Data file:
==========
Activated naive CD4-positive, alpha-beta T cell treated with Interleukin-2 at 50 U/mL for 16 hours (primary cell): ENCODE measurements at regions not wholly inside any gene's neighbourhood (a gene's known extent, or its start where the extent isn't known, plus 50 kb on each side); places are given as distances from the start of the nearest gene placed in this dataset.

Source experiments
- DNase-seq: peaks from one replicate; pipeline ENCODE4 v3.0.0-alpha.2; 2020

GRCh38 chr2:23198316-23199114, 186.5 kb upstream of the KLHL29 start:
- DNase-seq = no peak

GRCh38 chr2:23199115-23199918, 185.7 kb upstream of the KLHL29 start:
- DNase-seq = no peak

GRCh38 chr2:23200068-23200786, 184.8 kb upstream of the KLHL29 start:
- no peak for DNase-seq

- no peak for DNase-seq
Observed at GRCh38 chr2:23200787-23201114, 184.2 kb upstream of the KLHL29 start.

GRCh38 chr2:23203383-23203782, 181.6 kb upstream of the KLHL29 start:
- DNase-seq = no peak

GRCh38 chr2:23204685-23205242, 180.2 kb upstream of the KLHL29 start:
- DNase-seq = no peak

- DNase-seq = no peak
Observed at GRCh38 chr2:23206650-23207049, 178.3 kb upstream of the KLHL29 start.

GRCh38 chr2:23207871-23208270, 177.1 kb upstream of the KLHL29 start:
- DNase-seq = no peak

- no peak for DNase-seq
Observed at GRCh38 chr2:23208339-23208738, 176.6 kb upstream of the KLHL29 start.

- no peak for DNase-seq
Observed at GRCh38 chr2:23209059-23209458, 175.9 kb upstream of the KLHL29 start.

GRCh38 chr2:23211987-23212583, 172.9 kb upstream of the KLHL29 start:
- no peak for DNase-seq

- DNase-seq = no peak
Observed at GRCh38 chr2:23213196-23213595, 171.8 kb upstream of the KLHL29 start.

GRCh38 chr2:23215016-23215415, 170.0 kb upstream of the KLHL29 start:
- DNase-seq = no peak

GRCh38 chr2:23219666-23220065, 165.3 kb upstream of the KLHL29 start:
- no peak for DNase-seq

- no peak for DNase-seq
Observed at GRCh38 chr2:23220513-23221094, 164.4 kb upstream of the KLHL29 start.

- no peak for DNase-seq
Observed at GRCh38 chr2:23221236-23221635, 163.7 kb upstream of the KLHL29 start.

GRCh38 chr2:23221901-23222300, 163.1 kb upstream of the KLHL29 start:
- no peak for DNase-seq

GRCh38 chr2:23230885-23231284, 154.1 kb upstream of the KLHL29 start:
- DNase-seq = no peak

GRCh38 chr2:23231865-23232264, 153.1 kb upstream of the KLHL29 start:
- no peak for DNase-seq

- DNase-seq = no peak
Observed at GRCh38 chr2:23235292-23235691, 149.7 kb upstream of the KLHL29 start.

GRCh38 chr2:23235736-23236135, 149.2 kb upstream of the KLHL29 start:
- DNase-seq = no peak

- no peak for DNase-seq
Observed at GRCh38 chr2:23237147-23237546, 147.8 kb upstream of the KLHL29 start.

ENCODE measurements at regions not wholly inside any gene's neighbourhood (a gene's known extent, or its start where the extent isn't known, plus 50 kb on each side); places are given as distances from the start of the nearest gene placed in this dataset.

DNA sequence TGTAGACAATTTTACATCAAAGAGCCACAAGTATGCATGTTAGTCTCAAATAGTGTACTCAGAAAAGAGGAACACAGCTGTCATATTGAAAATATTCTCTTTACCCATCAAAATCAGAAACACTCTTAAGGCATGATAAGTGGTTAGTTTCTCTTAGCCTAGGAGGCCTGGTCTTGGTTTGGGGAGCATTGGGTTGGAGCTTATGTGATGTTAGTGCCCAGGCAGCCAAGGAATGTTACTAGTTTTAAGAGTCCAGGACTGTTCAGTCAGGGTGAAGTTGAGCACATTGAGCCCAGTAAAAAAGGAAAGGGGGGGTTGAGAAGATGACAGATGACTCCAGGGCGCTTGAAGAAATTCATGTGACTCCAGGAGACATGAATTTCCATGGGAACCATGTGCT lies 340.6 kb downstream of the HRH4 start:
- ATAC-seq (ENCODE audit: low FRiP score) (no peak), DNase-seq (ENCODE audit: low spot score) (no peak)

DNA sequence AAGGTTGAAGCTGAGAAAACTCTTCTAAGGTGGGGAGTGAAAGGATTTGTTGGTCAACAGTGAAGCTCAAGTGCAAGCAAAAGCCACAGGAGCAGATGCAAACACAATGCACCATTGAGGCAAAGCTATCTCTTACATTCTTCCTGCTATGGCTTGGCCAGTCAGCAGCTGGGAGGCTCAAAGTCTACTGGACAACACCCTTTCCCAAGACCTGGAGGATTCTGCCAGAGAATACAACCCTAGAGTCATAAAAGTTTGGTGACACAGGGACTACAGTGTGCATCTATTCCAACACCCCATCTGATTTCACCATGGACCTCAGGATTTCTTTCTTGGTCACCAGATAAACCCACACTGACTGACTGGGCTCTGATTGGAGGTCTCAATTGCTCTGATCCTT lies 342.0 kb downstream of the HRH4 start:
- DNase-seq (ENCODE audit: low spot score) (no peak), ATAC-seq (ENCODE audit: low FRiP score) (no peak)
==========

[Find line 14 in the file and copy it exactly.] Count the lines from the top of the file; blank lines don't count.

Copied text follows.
GRCh38 chr2:23204685-23205242, 180.2 kb upstream of the KLHL29 start: